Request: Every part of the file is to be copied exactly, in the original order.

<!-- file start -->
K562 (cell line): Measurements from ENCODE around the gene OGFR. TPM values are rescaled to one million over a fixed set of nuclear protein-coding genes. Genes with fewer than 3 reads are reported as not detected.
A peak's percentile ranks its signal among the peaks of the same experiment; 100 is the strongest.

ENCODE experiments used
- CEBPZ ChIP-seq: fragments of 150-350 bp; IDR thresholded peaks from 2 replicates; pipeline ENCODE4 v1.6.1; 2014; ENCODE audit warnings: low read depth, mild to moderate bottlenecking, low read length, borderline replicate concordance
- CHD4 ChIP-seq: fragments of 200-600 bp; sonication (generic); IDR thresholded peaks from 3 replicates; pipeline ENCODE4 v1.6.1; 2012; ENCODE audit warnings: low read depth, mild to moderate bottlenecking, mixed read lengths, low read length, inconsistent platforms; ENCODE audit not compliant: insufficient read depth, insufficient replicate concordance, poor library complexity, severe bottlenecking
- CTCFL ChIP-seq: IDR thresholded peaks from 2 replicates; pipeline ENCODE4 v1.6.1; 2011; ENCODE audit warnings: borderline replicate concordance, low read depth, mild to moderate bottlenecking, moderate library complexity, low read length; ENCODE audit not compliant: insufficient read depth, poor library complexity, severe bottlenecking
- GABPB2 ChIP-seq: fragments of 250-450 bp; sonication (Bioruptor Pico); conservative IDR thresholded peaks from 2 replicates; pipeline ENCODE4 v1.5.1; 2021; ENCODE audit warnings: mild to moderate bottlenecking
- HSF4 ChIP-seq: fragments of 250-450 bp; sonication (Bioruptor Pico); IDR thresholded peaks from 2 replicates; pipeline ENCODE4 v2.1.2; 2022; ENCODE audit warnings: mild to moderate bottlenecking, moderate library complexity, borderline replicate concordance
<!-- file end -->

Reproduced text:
K562 (cell line): Measurements from ENCODE around the gene OGFR. TPM values are rescaled to one million over a fixed set of nuclear protein-coding genes. Genes with fewer than 3 reads are reported as not detected.
A peak's percentile ranks its signal among the peaks of the same experiment; 100 is the strongest.

ENCODE experiments used
- CEBPZ ChIP-seq: fragments of 150-350 bp; IDR thresholded peaks from 2 replicates; pipeline ENCODE4 v1.6.1; 2014; ENCODE audit warnings: low read depth, mild to moderate bottlenecking, low read length, borderline replicate concordance
- CHD4 ChIP-seq: fragments of 200-600 bp; sonication (generic); IDR thresholded peaks from 3 replicates; pipeline ENCODE4 v1.6.1; 2012; ENCODE audit warnings: low read depth, mild to moderate bottlenecking, mixed read lengths, low read length, inconsistent platforms; ENCODE audit not compliant: insufficient read depth, insufficient replicate concordance, poor library complexity, severe bottlenecking
- CTCFL ChIP-seq: IDR thresholded peaks from 2 replicates; pipeline ENCODE4 v1.6.1; 2011; ENCODE audit warnings: borderline replicate concordance, low read depth, mild to moderate bottlenecking, moderate library complexity, low read length; ENCODE audit not compliant: insufficient read depth, poor library complexity, severe bottlenecking
- GABPB2 ChIP-seq: fragments of 250-450 bp; sonication (Bioruptor Pico); conservative IDR thresholded peaks from 2 replicates; pipeline ENCODE4 v1.5.1; 2021; ENCODE audit warnings: mild to moderate bottlenecking
- HSF4 ChIP-seq: fragments of 250-450 bp; sonication (Bioruptor Pico); IDR thresholded peaks from 2 replicates; pipeline ENCODE4 v2.1.2; 2022; ENCODE audit warnings: mild to moderate bottlenecking, moderate library complexity, borderline replicate concordance